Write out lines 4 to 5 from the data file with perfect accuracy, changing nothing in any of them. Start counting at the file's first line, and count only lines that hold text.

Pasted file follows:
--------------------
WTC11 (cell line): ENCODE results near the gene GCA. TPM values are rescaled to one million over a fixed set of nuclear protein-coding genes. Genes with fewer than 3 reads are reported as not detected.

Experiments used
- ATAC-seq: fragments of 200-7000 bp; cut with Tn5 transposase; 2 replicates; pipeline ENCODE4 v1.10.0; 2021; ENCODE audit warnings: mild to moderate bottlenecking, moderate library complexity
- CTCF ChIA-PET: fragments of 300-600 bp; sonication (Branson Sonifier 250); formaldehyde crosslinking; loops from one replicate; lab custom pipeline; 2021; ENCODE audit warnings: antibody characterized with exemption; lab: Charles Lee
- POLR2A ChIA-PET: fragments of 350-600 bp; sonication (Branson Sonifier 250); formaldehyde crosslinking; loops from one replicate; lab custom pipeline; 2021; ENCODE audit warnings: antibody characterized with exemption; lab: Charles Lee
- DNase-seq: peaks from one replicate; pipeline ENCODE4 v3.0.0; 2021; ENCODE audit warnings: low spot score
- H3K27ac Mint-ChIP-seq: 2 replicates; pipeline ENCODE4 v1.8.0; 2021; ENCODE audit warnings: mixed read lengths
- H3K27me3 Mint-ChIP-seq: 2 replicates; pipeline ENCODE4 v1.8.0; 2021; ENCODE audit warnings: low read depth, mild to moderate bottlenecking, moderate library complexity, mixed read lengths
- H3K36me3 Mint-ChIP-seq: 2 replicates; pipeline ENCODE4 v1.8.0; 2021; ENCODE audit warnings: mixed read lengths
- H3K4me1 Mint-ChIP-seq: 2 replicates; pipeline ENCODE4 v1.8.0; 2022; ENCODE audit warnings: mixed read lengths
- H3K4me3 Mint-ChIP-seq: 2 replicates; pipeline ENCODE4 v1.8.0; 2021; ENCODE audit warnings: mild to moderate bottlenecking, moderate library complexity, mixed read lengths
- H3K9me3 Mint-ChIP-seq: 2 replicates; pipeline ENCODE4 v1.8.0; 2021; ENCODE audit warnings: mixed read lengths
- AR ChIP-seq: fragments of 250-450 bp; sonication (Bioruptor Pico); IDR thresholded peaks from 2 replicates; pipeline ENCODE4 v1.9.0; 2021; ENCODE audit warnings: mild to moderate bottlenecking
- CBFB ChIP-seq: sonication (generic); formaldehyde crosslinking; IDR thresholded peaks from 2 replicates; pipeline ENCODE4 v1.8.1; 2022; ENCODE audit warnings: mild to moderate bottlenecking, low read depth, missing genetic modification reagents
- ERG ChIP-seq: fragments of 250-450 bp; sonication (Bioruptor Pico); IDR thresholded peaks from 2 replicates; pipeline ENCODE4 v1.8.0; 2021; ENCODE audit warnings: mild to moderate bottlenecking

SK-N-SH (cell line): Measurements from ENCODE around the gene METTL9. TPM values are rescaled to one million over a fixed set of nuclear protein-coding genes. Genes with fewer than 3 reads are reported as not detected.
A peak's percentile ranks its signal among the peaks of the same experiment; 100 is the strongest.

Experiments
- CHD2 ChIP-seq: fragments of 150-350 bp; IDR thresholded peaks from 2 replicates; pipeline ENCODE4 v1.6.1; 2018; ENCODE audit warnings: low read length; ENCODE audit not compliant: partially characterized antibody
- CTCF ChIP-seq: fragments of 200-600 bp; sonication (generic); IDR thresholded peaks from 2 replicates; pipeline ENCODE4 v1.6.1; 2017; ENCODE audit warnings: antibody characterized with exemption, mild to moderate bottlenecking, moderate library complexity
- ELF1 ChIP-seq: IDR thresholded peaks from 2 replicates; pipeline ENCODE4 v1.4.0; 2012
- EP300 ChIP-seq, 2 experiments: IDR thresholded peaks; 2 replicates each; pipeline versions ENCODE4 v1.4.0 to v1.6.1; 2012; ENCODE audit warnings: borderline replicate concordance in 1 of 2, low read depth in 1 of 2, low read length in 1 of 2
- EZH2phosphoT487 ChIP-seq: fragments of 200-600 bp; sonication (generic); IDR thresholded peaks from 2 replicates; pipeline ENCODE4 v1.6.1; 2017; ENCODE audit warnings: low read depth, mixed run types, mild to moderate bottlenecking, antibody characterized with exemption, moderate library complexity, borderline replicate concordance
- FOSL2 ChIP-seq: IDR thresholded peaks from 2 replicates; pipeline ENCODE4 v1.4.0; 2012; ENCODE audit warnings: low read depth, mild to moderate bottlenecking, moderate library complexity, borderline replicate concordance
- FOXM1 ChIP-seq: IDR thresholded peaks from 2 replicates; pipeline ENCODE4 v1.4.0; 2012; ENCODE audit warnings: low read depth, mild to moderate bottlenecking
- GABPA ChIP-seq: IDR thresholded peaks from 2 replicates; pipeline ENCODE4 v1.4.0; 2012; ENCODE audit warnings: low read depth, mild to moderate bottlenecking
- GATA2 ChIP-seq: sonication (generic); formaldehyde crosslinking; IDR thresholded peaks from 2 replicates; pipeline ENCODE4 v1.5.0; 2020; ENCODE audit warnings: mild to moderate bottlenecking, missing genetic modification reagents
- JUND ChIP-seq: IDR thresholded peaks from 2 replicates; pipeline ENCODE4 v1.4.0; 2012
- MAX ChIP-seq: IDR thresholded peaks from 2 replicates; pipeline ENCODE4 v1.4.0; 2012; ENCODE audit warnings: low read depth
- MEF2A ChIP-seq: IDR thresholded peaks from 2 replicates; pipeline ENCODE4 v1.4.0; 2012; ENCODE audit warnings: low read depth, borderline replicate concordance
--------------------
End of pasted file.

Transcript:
- CTCF ChIA-PET: fragments of 300-600 bp; sonication (Branson Sonifier 250); formaldehyde crosslinking; loops from one replicate; lab custom pipeline; 2021; ENCODE audit warnings: antibody characterized with exemption; lab: Charles Lee
- POLR2A ChIA-PET: fragments of 350-600 bp; sonication (Branson Sonifier 250); formaldehyde crosslinking; loops from one replicate; lab custom pipeline; 2021; ENCODE audit warnings: antibody characterized with exemption; lab: Charles Lee